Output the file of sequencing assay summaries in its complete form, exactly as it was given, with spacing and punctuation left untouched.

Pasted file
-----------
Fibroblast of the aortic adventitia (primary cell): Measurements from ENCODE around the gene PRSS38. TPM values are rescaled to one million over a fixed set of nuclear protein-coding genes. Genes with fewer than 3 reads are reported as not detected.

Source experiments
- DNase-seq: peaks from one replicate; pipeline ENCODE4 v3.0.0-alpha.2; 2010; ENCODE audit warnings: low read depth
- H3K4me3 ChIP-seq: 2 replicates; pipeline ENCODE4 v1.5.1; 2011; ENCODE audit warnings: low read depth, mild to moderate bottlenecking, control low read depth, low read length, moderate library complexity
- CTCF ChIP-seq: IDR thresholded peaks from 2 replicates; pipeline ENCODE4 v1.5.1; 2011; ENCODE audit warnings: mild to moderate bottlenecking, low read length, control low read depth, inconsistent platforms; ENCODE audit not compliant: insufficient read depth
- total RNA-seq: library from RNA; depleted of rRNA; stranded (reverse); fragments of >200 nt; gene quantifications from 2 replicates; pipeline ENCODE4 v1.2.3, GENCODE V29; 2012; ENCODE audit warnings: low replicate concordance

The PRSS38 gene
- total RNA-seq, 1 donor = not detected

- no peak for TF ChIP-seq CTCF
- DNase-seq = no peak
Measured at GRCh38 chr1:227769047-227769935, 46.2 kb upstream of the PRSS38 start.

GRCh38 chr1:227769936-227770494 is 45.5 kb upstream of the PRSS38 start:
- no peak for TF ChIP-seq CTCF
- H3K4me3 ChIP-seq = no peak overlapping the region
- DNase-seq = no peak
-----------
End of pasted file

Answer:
Fibroblast of the aortic adventitia (primary cell): Measurements from ENCODE around the gene PRSS38. TPM values are rescaled to one million over a fixed set of nuclear protein-coding genes. Genes with fewer than 3 reads are reported as not detected.

Source experiments
- DNase-seq: peaks from one replicate; pipeline ENCODE4 v3.0.0-alpha.2; 2010; ENCODE audit warnings: low read depth
- H3K4me3 ChIP-seq: 2 replicates; pipeline ENCODE4 v1.5.1; 2011; ENCODE audit warnings: low read depth, mild to moderate bottlenecking, control low read depth, low read length, moderate library complexity
- CTCF ChIP-seq: IDR thresholded peaks from 2 replicates; pipeline ENCODE4 v1.5.1; 2011; ENCODE audit warnings: mild to moderate bottlenecking, low read length, control low read depth, inconsistent platforms; ENCODE audit not compliant: insufficient read depth
- total RNA-seq: library from RNA; depleted of rRNA; stranded (reverse); fragments of >200 nt; gene quantifications from 2 replicates; pipeline ENCODE4 v1.2.3, GENCODE V29; 2012; ENCODE audit warnings: low replicate concordance

The PRSS38 gene
- total RNA-seq, 1 donor = not detected

- no peak for TF ChIP-seq CTCF
- DNase-seq = no peak
Measured at GRCh38 chr1:227769047-227769935, 46.2 kb upstream of the PRSS38 start.

GRCh38 chr1:227769936-227770494 is 45.5 kb upstream of the PRSS38 start:
- no peak for TF ChIP-seq CTCF
- H3K4me3 ChIP-seq = no peak overlapping the region
- DNase-seq = no peak